In 25 minutes:
Run 2 miles
10 Clean & jerk, 185#(135#)
10 Clean & jerk, 165#(115#)
10 Clean & jerk, 135#(95#)
Max rep clean & jerk, 115#(75#)
*Score is total reps of clean & jerk
Post reps to comments and BTWB
Olympic lifting shoes: Wear or Wear Not? When or When Not? By Courtney Shepherd
Alright folks, Tuesday we started a 3 week deadlifting/ back squatting program. During the deadlift portion I noticed a few athletes wearing their Olympic lifting shoes. I made recommendations for them to change into more flat shoes. Each of these athletes gave me a look of “Really? Why?”. I would like to take this opportunity to tell you why wearing Olympic lifting shoes for something other than Olympic lifting is not ideal.
Olympic lifting shoes were created for the specific sport of Olympic lifting. Here is why:
1) Spreading the floor- Olympic lifting shoes possess straps, which allow us to push out against the side of the shoe with our foot, increasing hip activation. More hip activation will equate to a stronger pull or squat.
2) More stability- Olympic lifting shoes have a wooden sole with rubber on the bottom to prevent sliding. This means our feet will consistently be on a stable surface, unlike Chuck’s, which have a compressible sole. More stability means we will have a consistent platform from which to push.
3) Heel- Olympic lifting shoes typically have at minimum a .5” to a 1” heel. This heel allows the lifter to squat into a deeper position due to the increased range of motion for the ankle joint. The raised heel also allows the lifter’s chest to stay upright, even in the bottom of a deep squat with the bar held overhead or in the front rack (snatch and clean & jerk). *As a side note about the heel, this does not permit us to slack on our mobility of the ankle and hip, just because the shoe can help mask the issue. We should be able to squat without artificial support.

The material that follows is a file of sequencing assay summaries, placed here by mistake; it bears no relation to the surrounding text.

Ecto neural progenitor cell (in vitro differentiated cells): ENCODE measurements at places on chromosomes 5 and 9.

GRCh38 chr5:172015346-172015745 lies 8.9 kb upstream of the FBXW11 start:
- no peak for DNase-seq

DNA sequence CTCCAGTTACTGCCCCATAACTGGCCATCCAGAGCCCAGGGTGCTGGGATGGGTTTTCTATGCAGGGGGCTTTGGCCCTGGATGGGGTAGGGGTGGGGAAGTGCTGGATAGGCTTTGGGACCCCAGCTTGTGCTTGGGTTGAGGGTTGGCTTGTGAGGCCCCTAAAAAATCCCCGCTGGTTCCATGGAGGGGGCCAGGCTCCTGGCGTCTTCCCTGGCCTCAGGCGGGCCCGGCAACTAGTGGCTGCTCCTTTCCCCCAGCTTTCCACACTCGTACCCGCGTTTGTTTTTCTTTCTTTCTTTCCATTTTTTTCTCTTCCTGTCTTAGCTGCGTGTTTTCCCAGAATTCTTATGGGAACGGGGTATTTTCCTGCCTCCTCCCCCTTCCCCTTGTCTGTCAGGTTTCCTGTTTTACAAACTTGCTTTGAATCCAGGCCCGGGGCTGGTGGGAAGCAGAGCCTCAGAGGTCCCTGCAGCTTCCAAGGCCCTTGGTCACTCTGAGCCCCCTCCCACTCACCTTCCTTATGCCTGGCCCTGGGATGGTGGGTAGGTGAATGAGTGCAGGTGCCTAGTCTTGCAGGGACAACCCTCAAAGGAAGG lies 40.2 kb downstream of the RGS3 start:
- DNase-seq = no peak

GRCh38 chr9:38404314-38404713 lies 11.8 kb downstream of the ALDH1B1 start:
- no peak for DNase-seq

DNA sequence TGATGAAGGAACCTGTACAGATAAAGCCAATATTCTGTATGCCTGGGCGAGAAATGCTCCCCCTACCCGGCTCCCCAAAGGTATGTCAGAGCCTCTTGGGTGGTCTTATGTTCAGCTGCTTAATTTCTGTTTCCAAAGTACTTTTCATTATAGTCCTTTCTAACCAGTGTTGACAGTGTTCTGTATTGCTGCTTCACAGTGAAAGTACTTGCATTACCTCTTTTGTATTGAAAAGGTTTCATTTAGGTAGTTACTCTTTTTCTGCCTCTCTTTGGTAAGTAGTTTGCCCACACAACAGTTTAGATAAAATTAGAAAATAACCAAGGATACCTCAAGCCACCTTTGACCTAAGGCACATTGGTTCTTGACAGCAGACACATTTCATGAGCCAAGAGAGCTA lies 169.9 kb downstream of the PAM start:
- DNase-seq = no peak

If we are in fact doing Olympic lifting or movements associated with Olympic lifting, i.e. front squat and overhead squat, then yes let’s strap on our Oly shoes. But what about those other barbell movements, our Power lifting moves? Should we continue to wear our Oly shoes? Because these shoes were designed for a specific sport the same benefits to wearing them do not exist when doing Power lifts (back squat, deadlift, sumo deadlift). Power lifting is a completely different sport. The same ankle mobility required in Olympic lifting is not required in Power lifting and the extra height on the shoe can actually be problematic during our deadlifts and back squat. Oly shoes create more distance to be covered in the lift as well as push us forward when we really need to stay back in our heels/ posterior chain. So basically we have taken the biggest muscle group we need to lift the heaviest weight we can from the ground, out of the picture. Also Oly shoes were designed for a narrower stance squat, so they may feel awkward when doing a wide stance back squat or sumo deadlift. For Power lifting a more flat, stable shoe is recommended.
Here is a common question I get, “what do I do when my workout has both Olympic lifting and Power lifting in it?” I would like to stress that from this point on I am merely giving my own two cents on the subject. When I am working with a barbell and there are a variety of lifts involved, I wear flat shoes. I don’t like having that extra lift when I’m pressing, deadlifting, back squatting, or quite literally anything other than Olympic lifts. I find I am able to transition well between Olympic lifts and Power lifts in flat shoes. I have seen some athletes switch out of their Oly shoes when the Oly lifts are done and put their flat shoes on for the rest of the workout. I have also seen Oly shoes worn for the entire hour. The choice comes down to what you are comfortable with. However, here is my final thought: When the WOD is the “Olympic Total” (clean & jerk and snatch)- Olympic lifting shoes. If the WOD is the “CrossFit Total” (back squat, shoulder press, deadlift)- flat shoes.
**During Tuesday’s lifting that back squat got pretty heavy for some folks. The percentages on the board are ideal goals, but there may be days when those ideal goals just don’t line up with what we are capable of. It is more important to move the weight well (positioning) and be successful with our reps, than it is to lose mechanics and force something to the point of failure. Yes, we are asking a lot of you as athletes to do both deadlifting and then back squatting, but we are also asking that you stay within your abilities for the day. If you have any questions or concerns, make sure to talk with the day’s trainer.